The ‘no’ vote

One of the most surprising aspects of the debate is how unconvincing the Obama administration’s case has been. Far from winning over support, the president and his aides appear to be losing it the more they brief Congress or speak publicly about it.

That was true for Sen. Mike Lee, a Utah Republican in his first term, who has said he cannot support the president’s call for strikes.

“With each classified briefing that I’ve gotten, I have become less inclined rather than more inclined to think that we should have any involvement in that civil war, and [last] week was no exception,” Mr. Lee said. “Almost every argument that they made, even though they were arguing quite aggressively in favor of military action in Syria by the United States, almost everything they said had the opposite effect on me.”

Last week, Secretary of State John F. Kerry, Defense Secretary Chuck Hagel and Joint Chiefs of Staff Chairman Gen. Martin E. Dempsey testified in two open sessions to Congress; Samantha Power, the U.S. ambassador to the United Nations, delivered a speech laying out the administration’s case; and officials conducted a number of closed-door briefings to go into even more detail.

Like nearly every other lawmaker who has spoken about it, Mr. Lee said the issue is not with the case that Mr. Assad’s troops used chemical weapons. The senator said the administration has made that case convincingly.

But in a classified hearing of the Armed Services Committee, Mr. Lee asked Mr. Hagel about the specific course of action the administration was proposing. While not able to share details, the senator said he couldn’t get an answer that was persuasive enough to take the risk of an attack.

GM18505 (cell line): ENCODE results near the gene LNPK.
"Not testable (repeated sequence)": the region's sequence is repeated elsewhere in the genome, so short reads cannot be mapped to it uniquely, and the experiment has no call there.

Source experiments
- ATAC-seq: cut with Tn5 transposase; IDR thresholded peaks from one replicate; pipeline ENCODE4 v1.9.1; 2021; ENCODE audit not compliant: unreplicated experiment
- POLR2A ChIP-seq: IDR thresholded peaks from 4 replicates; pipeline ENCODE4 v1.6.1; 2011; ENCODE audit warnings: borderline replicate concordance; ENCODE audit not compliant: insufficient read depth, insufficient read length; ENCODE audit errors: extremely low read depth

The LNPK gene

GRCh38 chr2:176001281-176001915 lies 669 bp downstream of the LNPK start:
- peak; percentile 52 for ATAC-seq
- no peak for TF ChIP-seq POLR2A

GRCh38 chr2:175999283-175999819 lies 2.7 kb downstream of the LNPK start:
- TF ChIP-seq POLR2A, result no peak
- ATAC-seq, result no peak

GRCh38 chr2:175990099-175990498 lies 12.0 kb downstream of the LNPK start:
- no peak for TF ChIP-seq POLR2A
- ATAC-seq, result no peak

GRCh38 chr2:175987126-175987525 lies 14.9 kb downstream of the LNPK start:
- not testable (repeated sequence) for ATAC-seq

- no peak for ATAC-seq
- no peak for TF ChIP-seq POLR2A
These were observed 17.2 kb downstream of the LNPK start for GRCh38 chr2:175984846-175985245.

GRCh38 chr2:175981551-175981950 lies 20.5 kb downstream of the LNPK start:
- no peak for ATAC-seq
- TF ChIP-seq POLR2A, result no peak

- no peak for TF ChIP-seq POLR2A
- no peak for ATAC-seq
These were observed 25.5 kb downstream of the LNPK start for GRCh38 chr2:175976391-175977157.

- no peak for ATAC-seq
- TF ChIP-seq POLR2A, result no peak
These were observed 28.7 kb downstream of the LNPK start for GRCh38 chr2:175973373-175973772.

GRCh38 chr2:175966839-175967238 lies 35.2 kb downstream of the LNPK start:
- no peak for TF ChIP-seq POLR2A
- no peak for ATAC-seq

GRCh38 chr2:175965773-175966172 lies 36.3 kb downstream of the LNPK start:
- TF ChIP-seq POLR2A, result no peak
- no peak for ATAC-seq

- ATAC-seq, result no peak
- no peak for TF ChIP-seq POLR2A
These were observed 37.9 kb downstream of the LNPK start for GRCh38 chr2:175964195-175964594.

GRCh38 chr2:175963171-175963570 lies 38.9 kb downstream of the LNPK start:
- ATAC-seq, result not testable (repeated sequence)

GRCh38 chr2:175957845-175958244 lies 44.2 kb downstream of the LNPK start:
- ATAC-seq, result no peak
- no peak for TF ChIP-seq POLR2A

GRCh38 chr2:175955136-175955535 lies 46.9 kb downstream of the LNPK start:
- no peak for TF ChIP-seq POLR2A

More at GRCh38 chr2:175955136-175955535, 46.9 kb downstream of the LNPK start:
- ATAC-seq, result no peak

“Their proposed course of action would at best modestly degrade the ability of the Assad regime to carry out additional chemical weapons attacks. But when you modestly degrade that capacity, that doesn’t necessarily mean they’re not going to do it again,” he said.

“Assad might wake up the day after something like that occurs and say, ‘Look, I’m still alive, my military infrastructure is still intact, I’m in charge and I’m going to keep doing what I’m doing. At that point, what do we do? Does it not lock us in even further to carry out additional attacks?” he said. “Doesn’t that get us involved, headlong, into a very complicated, very intense, protracted civil war? So deeper involvement is almost inevitable.”

Calls to Mr. Lee’s office are running 50-to-1 against striking, and he said the volume and the intensity of feedback are high: “Almost all of them seem to take the same form — almost everybody who’s calling me or writing me seems to be saying don’t get us involved in another war, and that’s where this leads. This isn’t our fight to fight.”

Mr. Lee said he accepts Mr. Obama’s “red line” against chemical weapons use but added that it doesn’t automatically follow that it’s the job of the U.S. to inject itself into this conflict, particularly when it may mean acting alone.

“The risks associated with this type of intervention are really high, and what we stand to gain as a result of it cannot, and does not, in my mind, even come close to justifying the corresponding risks,” he said. “In other words, if we’re going to take on a risk this big, what we have to gain as far as making Americans safer needs to be pretty good, our likelihood to achieve it needs to be pretty strong. What I see when I look at this proposed military intervention is a lot of risk and not a lot of upside to justify taking the risk associated with this military intervention.”

The undecided